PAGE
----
I guess I'm so inured to wealthy conservatives complaining about how financially hard they have it that Republican Congressman Sean Duffy's complaint about money wasn't what bothered me about this utterance:
At a town hall meeting in Polk County, Wisconsin earlier this year, Rep. Sean Duffy (R-WI) was asked whether he'd vote to cut his $174,000 annual salary. Duffy sort of hedged, and went on to talk about how $174,000 really isn't that much for his family of seven to live on....
Here's what Duffy says about his salary:
I can guarantee you, or most of you, I guarantee that I have more debt than all of you. With 6 kids, I still pay off my student loans. I still pay my mortgage. I drive a used minivan. If you think I'm living high on the hog, I've got one paycheck. So I struggle to meet my bills right now. Would it be easier for me if I get more paychecks? Maybe, but at this point I'm not living high on the hog.
...Like all House members, Duffy makes $174,000 in taxpayer-funded salary every year. The Speaker makes a lot more ($223,500) and the party leaders and president pro tempore of the Senate make a bit more ($193,400.)
All of them make way more than most people in Polk County, Wisconsin do. The median household income there was $50,520 in 2008, according to Census data.
When I read this, one question popped into my head:
You have six kids. Why didn't you use birth control like many people do, asshole?
Duffy's household income is in the top five percent. If he is having a hard time supporting his family, then maybe he should have, I dunno, 'planned parenthood' a little better.
To use a phrase.
Or maybe personal responsibility is the sole purview of single minority women.
Since you don't read your comments, this won't be for you, Mike, but for people who might read your blog.
Think hard before you post things like this. Why?
Not because you are criticizing a guy who is not complaining about supporting his family - you are criticizing a guy who is explaining how he is living life and happens to be supporting his family on his income. He was asked if he would be happy to reduce his own income; he explains how his income is sufficient but not terribly lush because while the economy is increasingly tailored to dual income-no kids, he is having a traditional family and doing it on a single income. He leads a traditional life and has been meeting his own life goals in a world increasingly hostile to it - witness Mike's hostility.
Now, Mike has put it into his own hands to decide which of the six children he would prefer would never have been born. I don't envy the rhetorical corner he has painted himself into. Maybe it is Evita? Or Paloma? Wait... can't go killing off the girls... hmm. Xavier? Maybe Mike will double down and suggest three or four to eliminate.
Oh, boy! I'll bet there are plenty of families in the county supporting 6 or more kids, on less than median household income.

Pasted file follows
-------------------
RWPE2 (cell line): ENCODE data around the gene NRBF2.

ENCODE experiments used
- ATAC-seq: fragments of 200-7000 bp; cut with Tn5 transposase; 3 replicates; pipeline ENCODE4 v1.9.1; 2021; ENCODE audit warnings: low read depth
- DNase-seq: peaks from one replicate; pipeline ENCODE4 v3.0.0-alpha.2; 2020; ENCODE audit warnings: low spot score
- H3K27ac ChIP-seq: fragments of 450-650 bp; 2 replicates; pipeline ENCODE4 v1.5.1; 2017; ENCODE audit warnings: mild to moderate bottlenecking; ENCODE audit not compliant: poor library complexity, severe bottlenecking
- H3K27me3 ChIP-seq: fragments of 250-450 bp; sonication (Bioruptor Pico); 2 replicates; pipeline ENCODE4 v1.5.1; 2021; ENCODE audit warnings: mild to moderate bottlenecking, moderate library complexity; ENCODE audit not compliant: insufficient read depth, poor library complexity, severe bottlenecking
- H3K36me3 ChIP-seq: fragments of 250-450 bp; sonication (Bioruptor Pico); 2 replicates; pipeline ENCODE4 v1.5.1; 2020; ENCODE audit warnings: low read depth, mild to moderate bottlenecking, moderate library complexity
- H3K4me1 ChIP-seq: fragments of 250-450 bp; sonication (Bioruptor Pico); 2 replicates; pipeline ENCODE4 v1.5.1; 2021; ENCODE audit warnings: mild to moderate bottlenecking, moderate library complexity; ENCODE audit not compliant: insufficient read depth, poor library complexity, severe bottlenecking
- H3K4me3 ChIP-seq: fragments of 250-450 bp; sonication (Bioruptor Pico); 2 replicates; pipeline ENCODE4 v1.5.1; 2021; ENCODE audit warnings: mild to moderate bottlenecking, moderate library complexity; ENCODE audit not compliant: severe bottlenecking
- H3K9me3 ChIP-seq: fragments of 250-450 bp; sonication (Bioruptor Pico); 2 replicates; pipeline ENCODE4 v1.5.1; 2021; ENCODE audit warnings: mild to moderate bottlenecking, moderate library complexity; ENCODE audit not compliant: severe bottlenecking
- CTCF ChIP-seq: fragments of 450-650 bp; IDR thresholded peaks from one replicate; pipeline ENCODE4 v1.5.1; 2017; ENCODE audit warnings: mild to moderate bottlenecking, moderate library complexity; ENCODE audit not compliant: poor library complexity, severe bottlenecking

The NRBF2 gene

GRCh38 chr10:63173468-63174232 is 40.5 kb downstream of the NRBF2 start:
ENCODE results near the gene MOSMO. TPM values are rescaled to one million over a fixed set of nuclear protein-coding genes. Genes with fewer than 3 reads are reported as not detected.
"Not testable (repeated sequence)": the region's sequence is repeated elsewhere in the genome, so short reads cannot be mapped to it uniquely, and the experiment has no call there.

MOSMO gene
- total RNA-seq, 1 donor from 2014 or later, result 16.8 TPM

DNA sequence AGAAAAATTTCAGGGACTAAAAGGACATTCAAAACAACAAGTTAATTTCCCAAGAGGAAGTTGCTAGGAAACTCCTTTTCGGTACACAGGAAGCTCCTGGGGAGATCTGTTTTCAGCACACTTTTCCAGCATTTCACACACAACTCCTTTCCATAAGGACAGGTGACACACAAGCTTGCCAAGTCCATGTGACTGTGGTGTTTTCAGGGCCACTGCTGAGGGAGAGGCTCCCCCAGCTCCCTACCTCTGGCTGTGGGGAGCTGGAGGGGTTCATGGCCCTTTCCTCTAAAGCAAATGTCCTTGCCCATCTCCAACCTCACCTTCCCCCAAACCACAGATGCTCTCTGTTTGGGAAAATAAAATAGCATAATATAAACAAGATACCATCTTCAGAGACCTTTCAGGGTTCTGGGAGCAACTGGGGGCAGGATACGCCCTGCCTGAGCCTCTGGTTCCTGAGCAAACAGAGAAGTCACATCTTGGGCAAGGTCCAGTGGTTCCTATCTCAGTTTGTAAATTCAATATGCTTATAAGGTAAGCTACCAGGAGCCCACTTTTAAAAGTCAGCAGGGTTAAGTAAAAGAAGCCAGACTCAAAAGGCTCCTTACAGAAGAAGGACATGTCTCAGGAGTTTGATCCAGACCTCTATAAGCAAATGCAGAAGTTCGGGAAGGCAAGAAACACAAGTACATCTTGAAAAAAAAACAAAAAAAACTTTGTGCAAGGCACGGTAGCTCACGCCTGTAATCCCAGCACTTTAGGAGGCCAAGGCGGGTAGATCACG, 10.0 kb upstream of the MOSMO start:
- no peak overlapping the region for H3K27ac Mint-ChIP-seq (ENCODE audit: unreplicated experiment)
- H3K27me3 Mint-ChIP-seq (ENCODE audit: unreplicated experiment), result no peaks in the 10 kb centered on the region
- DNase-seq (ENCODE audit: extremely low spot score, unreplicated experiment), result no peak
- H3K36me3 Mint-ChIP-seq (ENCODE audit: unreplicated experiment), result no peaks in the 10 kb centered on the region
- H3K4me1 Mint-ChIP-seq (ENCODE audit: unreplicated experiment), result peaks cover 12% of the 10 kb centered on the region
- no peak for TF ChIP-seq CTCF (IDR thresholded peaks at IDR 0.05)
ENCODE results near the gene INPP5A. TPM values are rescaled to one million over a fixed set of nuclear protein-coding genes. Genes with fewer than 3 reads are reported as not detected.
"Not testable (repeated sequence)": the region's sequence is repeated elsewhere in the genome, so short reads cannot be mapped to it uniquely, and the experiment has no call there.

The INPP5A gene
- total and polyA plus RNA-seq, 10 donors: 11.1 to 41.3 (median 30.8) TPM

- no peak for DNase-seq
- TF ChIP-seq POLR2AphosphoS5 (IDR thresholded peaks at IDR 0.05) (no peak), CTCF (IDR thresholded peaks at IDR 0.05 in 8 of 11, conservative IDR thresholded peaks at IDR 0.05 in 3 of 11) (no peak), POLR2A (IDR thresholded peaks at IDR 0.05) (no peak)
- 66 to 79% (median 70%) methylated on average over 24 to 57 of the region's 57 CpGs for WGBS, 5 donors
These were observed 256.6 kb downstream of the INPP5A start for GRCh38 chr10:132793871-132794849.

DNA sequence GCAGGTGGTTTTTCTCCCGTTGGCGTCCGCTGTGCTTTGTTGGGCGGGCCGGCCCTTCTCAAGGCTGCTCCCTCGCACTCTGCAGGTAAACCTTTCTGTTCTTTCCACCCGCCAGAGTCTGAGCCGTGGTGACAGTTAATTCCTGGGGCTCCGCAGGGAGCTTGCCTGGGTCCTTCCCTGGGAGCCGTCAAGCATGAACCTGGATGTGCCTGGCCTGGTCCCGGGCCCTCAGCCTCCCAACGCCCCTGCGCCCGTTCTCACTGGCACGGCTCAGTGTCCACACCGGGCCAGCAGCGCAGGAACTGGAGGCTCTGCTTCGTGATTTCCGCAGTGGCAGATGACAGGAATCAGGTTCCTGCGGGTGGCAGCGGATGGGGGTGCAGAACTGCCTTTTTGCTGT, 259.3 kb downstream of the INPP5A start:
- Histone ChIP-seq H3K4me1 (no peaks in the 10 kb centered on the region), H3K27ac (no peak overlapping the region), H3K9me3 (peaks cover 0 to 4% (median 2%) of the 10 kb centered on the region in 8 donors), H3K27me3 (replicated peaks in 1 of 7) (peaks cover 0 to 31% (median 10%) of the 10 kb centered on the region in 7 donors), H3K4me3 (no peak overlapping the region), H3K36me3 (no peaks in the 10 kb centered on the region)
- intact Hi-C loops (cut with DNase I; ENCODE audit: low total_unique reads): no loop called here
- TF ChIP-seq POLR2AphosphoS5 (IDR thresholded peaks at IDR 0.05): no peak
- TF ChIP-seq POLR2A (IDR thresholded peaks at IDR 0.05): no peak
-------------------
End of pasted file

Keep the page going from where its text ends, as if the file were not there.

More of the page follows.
I do find it generally fascinating that almost everyone seems to spend nearly all their income, and to view almost all their expenditure as essential. From somewhere fairly near the bottom of the pile, it can be quite amusing to watch.
I think that the point here is that you really shouldn't complain about "not living high on the hog" when the reason you don't have much cash left over is because of optional luxuries. Having 6 children is an optional luxury. Having an adult in the house who doesn't work is an optional luxury. I'm not saying that it's wrong that he enjoys those things. He just incorrectly looks at them as pure costs rather than as optional nice-to-haves that he chose to have. I won't even ask what all the debt is about.
People in these income brackets often use how much money they have left over after consumption as a way to measure how "rich" they are. That's what causes them to say stupid things like, "I'm not rich. I spend almost all of my income paying for a huge house and swanky private school for my kids, so I hardly have anything left over." They think they have common ground with people who don't have those luxuries just because their after-consumption savings are about equal. They don't.
Since the congressman has not made any public statements I'm aware of about poor recipients of government money having more children than they can afford, I won't rip into him too hard. I think it's just important to remember that even if you spend all of your money to live high on the hog, you're still living high on the hog.
Also--WTF is the connection between pointing out that somebody chose to have lots of kids and being forced to choose which ones to eliminate? Talk about a lame rhetorical gambit.
Wow, Ben. That's quite the straw man you set up in your first sentence! I guess that comment absolved you of any followup comments, or any forethought as well ... Lame.